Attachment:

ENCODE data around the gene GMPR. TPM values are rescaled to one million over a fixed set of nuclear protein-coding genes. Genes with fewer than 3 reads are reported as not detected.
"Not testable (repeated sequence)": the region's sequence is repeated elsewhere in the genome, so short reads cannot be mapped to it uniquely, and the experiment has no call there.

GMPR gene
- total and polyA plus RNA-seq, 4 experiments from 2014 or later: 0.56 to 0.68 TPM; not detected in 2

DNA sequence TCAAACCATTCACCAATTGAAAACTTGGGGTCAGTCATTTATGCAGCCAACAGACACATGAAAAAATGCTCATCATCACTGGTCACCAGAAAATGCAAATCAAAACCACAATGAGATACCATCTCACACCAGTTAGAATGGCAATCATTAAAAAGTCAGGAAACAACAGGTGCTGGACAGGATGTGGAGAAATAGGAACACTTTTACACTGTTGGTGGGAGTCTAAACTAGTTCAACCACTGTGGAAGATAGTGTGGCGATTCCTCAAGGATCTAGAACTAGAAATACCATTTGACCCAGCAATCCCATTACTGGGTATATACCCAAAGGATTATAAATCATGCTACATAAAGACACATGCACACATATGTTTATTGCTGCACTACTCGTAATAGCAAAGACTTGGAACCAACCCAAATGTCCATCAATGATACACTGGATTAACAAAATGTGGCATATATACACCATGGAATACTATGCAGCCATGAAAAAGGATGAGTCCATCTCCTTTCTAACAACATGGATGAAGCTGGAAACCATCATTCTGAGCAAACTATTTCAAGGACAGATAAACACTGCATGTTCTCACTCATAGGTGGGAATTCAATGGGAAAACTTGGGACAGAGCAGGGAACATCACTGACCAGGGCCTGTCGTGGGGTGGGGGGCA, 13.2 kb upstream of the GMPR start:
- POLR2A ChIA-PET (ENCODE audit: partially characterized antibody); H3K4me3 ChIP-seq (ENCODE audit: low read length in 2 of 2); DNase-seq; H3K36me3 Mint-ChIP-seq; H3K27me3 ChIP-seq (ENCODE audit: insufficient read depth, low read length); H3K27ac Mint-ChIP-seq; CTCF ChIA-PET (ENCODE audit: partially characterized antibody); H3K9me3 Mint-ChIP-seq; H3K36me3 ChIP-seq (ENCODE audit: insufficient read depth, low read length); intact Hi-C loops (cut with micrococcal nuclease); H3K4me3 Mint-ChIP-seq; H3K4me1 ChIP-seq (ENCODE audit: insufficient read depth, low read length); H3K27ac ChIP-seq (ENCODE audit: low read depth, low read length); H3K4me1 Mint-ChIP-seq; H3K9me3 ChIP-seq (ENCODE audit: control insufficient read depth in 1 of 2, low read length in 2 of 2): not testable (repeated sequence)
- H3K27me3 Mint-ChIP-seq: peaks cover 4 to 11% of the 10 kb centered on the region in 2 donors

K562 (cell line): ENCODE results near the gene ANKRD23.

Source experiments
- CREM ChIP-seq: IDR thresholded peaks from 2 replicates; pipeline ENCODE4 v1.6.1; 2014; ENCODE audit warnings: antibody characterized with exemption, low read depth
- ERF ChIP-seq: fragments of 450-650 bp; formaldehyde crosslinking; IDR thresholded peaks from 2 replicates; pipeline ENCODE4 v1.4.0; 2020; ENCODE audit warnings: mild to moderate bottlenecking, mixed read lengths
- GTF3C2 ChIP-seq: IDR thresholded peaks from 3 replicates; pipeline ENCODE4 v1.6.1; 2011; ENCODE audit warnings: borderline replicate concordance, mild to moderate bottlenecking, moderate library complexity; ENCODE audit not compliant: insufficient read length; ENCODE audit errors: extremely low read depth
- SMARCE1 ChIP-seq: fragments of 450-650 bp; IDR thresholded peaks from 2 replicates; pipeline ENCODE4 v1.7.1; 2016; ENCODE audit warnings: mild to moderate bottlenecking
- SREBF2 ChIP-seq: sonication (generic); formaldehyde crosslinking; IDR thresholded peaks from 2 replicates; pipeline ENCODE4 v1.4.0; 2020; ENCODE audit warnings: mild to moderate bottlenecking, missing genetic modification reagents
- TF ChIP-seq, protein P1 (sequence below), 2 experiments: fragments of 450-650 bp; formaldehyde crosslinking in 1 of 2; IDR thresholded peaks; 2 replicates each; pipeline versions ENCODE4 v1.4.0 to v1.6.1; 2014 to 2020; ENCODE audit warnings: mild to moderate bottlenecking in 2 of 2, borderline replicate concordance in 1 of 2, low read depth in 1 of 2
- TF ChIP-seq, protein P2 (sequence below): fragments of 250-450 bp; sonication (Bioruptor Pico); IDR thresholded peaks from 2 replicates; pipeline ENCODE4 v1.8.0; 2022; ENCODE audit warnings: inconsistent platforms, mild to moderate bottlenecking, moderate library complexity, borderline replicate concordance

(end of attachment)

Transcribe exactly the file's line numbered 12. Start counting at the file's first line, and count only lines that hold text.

- GTF3C2 ChIP-seq: IDR thresholded peaks from 3 replicates; pipeline ENCODE4 v1.6.1; 2011; ENCODE audit warnings: borderline replicate concordance, mild to moderate bottlenecking, moderate library complexity; ENCODE audit not compliant: insufficient read length; ENCODE audit errors: extremely low read depth